Due to its plethora of concert halls, publishing houses and piano factories, Paris was one of the leading European capitals of nineteenth-century piano music, able to attract the greatest interpreters of the bravura tradition. The present book takes as its subject the significance and ouput of the two-composer-pianists mentioned in the title, approaching them from historical, analytical and aesthetical points of view. In so doing the book encompasses many aspects of the Parisian musical scene in which the two composers were involved or to which they were in some way connected. The authors featured are: Michele Calella, Céline Carenco, Andrew Davis, Mariacarla De Giorgi, Christoph Flamm, James Garrat, Inès Guittard, Andrew Haringer, Magdalena Oliferko, Anne Penesco, Cécile Reynaud, David Rowland, Michael Saffle, Laure Schnapper, Rohan H. Stewart-MacDonald, Renata Suchowiejko, Andrzej Tuchowski.


Vol. 19 - From Stage to Screen: Musical Films in Europe and United States (1927-1961)

edited by Massimiliano Sala, Turnhout, Brepols, 2012 (Speculum Musicae, 19), pp. XIV+338, ISBN: 978-2-503-54614-8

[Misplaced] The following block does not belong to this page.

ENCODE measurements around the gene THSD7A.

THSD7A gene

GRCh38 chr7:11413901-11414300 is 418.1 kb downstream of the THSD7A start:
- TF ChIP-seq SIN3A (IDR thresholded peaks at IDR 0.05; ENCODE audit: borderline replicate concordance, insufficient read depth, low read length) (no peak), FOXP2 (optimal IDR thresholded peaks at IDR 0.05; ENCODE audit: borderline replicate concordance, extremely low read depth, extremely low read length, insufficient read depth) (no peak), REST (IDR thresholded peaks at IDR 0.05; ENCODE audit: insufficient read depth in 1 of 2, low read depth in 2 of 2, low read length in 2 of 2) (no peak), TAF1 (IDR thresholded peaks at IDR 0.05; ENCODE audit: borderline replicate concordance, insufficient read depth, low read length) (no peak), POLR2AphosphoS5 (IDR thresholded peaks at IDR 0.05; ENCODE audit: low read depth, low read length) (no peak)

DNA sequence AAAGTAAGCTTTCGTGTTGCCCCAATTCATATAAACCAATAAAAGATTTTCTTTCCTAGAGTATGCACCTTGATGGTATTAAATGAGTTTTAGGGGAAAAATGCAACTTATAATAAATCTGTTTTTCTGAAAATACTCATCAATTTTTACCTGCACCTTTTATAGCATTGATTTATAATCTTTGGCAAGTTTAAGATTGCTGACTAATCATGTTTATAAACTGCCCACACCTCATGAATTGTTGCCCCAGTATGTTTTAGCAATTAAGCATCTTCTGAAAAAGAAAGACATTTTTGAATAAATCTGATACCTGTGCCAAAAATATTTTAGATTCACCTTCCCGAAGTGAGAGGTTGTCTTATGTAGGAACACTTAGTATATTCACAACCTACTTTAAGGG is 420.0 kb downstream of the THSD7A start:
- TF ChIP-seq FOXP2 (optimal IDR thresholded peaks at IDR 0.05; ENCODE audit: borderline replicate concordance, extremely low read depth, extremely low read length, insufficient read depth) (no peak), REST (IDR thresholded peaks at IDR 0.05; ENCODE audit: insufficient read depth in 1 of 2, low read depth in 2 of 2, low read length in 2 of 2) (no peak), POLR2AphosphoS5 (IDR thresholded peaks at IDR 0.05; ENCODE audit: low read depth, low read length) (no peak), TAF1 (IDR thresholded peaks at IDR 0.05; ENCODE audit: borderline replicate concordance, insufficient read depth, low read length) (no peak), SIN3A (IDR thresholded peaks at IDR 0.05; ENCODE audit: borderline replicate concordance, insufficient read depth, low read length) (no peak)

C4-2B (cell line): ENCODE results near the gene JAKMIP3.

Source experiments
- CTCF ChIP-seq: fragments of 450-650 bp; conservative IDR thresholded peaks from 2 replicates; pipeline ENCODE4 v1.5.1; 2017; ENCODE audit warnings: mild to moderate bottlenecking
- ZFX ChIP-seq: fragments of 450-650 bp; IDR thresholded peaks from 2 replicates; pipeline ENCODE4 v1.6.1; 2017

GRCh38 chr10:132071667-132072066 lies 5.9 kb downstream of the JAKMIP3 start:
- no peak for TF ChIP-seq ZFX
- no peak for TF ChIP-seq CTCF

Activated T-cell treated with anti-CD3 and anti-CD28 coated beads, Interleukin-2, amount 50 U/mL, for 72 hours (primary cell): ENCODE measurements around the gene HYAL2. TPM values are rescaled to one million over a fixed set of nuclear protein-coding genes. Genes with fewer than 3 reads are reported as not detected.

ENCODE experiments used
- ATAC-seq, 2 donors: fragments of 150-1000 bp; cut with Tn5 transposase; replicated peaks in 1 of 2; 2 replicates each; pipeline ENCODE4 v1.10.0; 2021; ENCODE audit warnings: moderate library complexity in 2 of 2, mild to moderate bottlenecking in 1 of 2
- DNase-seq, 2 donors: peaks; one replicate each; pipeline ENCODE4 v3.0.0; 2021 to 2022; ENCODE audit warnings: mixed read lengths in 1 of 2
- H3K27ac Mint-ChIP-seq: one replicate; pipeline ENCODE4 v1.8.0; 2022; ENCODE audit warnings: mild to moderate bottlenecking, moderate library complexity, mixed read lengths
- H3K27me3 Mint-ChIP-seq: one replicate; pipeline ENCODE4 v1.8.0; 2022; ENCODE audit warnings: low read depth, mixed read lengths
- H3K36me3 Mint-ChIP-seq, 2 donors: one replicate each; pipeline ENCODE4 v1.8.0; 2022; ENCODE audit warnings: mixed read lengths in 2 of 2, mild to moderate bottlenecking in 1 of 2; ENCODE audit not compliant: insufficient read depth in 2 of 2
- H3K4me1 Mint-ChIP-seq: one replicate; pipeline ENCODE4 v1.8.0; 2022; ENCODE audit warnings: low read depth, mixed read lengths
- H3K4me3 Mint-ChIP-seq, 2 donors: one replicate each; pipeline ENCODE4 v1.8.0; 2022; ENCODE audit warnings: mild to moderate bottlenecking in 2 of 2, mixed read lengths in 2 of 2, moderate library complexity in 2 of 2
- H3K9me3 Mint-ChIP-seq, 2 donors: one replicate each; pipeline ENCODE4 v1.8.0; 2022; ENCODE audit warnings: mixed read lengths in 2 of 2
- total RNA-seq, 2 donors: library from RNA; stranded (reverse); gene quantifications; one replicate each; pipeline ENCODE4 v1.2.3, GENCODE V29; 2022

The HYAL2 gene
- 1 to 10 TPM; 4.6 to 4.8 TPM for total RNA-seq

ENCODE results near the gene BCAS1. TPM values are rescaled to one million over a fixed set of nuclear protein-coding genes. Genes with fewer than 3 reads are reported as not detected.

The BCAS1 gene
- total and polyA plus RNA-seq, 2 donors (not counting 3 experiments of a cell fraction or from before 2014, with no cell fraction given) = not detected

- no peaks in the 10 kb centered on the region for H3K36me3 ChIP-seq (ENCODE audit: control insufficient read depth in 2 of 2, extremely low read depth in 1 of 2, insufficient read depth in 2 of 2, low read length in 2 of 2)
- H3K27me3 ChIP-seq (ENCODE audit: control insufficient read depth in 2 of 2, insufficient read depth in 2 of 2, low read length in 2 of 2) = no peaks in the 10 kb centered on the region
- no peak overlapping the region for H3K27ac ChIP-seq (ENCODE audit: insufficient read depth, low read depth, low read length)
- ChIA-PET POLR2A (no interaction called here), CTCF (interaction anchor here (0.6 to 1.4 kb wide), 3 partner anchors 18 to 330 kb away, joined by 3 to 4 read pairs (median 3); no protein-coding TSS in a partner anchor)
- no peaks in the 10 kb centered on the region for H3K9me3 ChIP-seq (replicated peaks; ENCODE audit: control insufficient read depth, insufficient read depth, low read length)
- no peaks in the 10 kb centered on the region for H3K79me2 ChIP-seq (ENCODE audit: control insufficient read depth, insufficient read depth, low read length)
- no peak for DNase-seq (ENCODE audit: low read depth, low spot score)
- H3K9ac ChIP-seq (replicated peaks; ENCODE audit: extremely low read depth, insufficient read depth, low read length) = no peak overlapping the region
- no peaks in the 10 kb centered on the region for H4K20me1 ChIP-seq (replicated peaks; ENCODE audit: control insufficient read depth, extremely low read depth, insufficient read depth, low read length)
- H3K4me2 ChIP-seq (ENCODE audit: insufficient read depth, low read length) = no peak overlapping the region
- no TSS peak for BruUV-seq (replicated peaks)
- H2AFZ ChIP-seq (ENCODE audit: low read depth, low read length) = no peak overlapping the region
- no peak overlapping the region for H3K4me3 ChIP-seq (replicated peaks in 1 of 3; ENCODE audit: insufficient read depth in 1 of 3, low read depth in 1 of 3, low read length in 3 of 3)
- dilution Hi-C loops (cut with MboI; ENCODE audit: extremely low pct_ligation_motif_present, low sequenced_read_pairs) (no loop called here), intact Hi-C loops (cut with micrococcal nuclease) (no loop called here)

Via a collection of essays using different analytical perspectives, the aim of the present volume is to track a heterogeneous path through the world of the musical. The approaches of the twenty contributions, as the title implies, coalesce around two central objectives: the first objective is to deal with the topic chronicling the life of the American musical in its progression from its theatrical format to the cinema. With the birth of the sound film, the cinema could begin to compete with the theatre, and the film musical had therefore to confront both pre-existing forms (theatrical and cinematic) and its alter ego, the stage musical. But which line of continuity, if any, has been maintained in this process of transition from stage to screen? Hence the second central objective is to define otherness but also to trace the borrowings and influences passing between American and European musical cinema, including the different ways with which pre-existing forms of musical theatre were adapted for the screen in a lengthy and varied path of transfiguration; how this process of adaptation to the new medium developed on the two opposite sides of the Atlantic Ocean, in the period during which, with Show Boat (1927), Jerome Kern had given to Americans perhaps one of the most important musical comedy of all time, one of the first examples of what would become the musical comedy of the forties and fifties?